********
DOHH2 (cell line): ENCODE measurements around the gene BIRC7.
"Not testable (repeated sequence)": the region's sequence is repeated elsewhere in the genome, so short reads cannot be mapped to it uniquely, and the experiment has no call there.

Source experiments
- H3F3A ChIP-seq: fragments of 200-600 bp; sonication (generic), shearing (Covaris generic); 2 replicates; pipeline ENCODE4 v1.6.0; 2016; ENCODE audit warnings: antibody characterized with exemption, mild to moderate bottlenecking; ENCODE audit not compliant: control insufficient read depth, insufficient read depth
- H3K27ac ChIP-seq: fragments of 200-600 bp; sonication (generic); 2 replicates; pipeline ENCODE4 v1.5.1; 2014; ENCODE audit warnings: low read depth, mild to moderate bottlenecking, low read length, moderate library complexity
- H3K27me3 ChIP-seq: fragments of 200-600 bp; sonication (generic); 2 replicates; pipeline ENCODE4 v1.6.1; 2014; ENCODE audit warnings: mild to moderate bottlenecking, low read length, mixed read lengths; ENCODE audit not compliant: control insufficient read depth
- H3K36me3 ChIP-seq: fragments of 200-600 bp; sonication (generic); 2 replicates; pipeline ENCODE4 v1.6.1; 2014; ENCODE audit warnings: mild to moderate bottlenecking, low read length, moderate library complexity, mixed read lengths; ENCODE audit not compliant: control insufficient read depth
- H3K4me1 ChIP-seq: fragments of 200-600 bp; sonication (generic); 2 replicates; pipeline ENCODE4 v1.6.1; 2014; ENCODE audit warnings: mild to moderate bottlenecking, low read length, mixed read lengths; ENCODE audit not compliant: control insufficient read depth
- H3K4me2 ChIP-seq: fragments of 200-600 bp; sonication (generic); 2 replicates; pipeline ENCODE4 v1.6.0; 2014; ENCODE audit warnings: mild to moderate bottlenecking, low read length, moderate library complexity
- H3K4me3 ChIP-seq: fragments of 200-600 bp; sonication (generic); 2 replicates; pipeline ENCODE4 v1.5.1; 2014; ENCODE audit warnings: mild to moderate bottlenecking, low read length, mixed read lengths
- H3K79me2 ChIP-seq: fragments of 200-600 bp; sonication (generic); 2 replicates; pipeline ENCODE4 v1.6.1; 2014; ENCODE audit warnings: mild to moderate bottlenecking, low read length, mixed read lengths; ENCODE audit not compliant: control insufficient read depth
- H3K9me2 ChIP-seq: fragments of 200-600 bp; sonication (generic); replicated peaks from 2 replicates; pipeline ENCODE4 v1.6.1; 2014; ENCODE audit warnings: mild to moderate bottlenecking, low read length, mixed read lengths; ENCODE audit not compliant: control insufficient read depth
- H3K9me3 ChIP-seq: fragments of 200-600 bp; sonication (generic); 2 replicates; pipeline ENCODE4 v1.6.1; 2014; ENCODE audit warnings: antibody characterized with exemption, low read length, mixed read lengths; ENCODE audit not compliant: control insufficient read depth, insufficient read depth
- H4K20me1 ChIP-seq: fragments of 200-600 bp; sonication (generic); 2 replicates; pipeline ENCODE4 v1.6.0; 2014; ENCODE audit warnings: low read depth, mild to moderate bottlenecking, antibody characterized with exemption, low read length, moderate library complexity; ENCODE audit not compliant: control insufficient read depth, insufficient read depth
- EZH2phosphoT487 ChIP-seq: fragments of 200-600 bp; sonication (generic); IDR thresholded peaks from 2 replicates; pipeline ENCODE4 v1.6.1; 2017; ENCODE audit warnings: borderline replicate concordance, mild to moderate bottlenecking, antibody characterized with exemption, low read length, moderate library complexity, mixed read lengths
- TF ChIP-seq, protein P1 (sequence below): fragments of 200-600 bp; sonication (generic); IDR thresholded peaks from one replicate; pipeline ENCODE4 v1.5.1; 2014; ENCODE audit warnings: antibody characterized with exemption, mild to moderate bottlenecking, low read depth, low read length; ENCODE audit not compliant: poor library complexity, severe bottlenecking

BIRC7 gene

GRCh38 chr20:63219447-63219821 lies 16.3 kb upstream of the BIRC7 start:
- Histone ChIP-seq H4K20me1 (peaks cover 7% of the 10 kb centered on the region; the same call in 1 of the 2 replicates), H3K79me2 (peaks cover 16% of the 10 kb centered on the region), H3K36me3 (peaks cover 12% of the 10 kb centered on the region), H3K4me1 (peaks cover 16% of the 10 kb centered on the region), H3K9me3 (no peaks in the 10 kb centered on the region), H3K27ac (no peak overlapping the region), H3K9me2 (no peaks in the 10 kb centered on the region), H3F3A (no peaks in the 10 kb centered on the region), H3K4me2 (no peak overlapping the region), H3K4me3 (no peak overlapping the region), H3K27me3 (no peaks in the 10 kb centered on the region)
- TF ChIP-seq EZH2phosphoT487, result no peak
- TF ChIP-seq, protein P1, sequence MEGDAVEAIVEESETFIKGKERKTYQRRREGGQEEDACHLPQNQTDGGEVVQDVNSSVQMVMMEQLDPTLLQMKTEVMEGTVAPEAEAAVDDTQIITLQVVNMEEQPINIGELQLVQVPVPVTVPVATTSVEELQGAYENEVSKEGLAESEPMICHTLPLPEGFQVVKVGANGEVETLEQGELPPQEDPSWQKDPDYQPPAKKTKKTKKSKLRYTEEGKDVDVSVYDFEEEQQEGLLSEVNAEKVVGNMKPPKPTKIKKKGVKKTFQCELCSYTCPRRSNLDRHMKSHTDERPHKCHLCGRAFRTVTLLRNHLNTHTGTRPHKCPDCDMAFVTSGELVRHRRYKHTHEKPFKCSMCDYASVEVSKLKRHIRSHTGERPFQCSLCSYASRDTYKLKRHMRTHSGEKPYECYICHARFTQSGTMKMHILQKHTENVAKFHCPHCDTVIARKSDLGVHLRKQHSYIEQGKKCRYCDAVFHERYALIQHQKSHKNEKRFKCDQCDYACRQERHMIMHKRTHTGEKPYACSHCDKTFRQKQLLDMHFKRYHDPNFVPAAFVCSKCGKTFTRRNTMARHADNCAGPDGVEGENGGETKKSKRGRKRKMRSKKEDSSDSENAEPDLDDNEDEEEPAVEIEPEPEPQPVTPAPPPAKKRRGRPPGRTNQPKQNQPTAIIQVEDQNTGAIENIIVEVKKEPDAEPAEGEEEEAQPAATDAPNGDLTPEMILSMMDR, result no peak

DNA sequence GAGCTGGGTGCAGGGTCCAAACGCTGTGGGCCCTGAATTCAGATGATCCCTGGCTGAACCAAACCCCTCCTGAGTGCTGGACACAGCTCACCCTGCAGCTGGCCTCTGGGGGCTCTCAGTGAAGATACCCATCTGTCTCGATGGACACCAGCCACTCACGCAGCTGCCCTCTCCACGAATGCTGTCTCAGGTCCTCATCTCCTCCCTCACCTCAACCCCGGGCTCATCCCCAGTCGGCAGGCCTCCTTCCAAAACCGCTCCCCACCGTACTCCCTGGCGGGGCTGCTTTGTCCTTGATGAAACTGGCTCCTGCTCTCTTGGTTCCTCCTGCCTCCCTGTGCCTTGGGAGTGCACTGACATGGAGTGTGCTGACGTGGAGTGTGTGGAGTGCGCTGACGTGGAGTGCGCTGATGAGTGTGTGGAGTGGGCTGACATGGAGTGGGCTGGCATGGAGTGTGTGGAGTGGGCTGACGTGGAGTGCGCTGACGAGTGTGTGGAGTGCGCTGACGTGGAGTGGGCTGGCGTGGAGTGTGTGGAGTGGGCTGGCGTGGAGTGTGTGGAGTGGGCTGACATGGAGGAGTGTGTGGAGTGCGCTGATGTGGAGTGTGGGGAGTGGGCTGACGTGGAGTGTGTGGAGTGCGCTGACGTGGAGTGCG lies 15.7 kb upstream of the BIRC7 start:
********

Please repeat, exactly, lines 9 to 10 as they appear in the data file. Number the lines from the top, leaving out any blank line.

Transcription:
- H3K4me2 ChIP-seq: fragments of 200-600 bp; sonication (generic); 2 replicates; pipeline ENCODE4 v1.6.0; 2014; ENCODE audit warnings: mild to moderate bottlenecking, low read length, moderate library complexity
- H3K4me3 ChIP-seq: fragments of 200-600 bp; sonication (generic); 2 replicates; pipeline ENCODE4 v1.5.1; 2014; ENCODE audit warnings: mild to moderate bottlenecking, low read length, mixed read lengths